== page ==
and play miniature golf with his friend Dov Harris, a Tour caddie
who was working for NBC at the Open, and Harris's wife, Elan.
"What's the course record?" Bender asks the girl behind the
counter before picking out a putter. She smiles, showing off a
full set of braces. Bender is considered one of the best on Tour
at reading greens, but he overcoaches in this game, offering
strategies on how to play the slope of the turf and how to avoid
a wrecked pirate ship and a waterfall. He's breaking caddie rule
number 2: Know when to talk and when to shut up. Bender is very
competitive and makes everything a game. Back in the car, he
initiates a contest. The first person to name the artist whose
song is playing on the radio wins a point, and he laughs when he
gets one and ups the bet when he misses.
The final day-off stop is U.S. Cellular Field, where his beloved
Giants beat the White Sox 11-4. Bender calls Mediate en route to
check on his man's frame of mind, but there's no answer so he
leaves a message. After five innings of pizza, beer, peanuts and
a Barry Bonds homer, it's back to the Extended Stay.
Mediate has on his game face on Thursday when he, Bernhard Langer
and Vijay Singh tee off at 7:50 a.m. "I can tell at the 1st tee
whether he's ready to play or not," says Bender. "If there's
something I don't like, I give him this look, and he says, 'Why
are you giving me that look?' I say, 'Come on! Let's get going!
Quit screwing around!'"
Today, Mediate is struggling. Bender tells him he looks a little
quick. Mediate is three over at the turn, and when he starts
hitting cut shots, Bender calls him on it, telling him to get
back to his usual draw. "I can't," says Mediate, who has been
fighting a bad back.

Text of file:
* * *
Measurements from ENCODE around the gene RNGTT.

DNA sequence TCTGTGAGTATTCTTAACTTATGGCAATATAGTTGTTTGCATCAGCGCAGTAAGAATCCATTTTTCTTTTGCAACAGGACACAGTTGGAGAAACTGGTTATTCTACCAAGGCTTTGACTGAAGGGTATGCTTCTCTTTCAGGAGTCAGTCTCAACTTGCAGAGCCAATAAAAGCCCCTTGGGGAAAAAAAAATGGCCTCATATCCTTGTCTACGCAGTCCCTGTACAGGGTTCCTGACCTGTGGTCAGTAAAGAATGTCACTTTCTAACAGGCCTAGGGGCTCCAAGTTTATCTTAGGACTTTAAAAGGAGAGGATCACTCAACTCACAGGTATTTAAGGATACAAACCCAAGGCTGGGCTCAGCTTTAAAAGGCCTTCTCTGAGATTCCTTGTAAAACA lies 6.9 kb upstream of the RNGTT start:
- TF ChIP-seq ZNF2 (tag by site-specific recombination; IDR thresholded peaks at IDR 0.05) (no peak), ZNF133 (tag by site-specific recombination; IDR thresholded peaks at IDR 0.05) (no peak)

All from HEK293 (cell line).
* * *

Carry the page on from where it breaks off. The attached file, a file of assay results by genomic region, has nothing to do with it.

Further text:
"Bull. I'm not buying it," says Bender.
The tough love seems to work. Mediate starts finding the fairway
and at one point gets to one over. But he makes two bogeys coming
in and ends the day back at plus-three. "That was so ugly," says
Bender as the player and caddie exit through the tunnel of fans
between the 18th green and the clubhouse. "We're heading straight
to the range."
Confidence, drive and desire are the qualities of champions. Good
caddies can help bring them out, but even a great caddie can't
make a man believe in himself. Bender remembers the plane ride
home after Ian Baker-Finch won the 1991 British Open. "People
didn't expect him to win," Bender says. "He was nervous, and he
said to me, 'Do you think it was a fluke?' I said, 'Ian, you shot
64-66 on the last two days of the British Open. That's not a
Bender says he knew Baker-Finch was in trouble when he responded,
"Now I have to play at this level all the time."
At the Olympia Fields range Mediate is met by Smith. Bender
cleans Mediate's clubs while Smith works on his swing.
Two hours later Mediate is satisfied. "We need to get off to a
good start and get some momentum," Bender says as they walk back
to the clubhouse. "We have to get back to even par tomorrow."
Bender is wearing a well-ironed black shirt as he and Mediate
walk to the range at noon on Friday, 50 minutes before their tee
time. As Mediate hits short irons, Bender studies the pin sheet
and checks yardages. Smith comes by, and Bender steps back. When
Smith says, "There's a 62 out there today," Bender overrules him,
saying, "We're looking for even par."
The day begins well as Mediate birdies the 1st hole, but he
three-putts from 20 feet on number 2, sending his first roll
eight feet past the cup. "Hit it!" Bender yells when the
comebacker stops short.
Four hours later, as they walk up 18, Mediate is eight over. An
unhappy Bender removes his caddie bib before Mediate makes a
meaningless birdie putt. This is the first time all year that his
man has missed the cut.
Another U.S. Open is over. On Monday, Bender will fly to
Westchester for this week's Tour stop. At dusk when the course is
quiet, he plans to take his lone walk, starting the process all
over again. This is the only life he knows. He once gave it up
for a year, in 1996, in an attempt to save his 12-year marriage,
but it didn't work. "She was happy that I was home, but I was
miserable," Bender says.
He plans to caddie for five more years, then put up a gone
fishin' sign. He has two houses in Roseville, one where he lives
with his 81-year-old mother, Ann, and his twin sister, Carol, and
another that he rents. He wants to spend his retirement at the
lodge he and Mediate plan to build on Fall River. He says he'll
be a fishing guide, helping people, which, when you think about
it, is a lot like caddying, only wetter.
bag down hard and says, 'After the round we have to talk.'"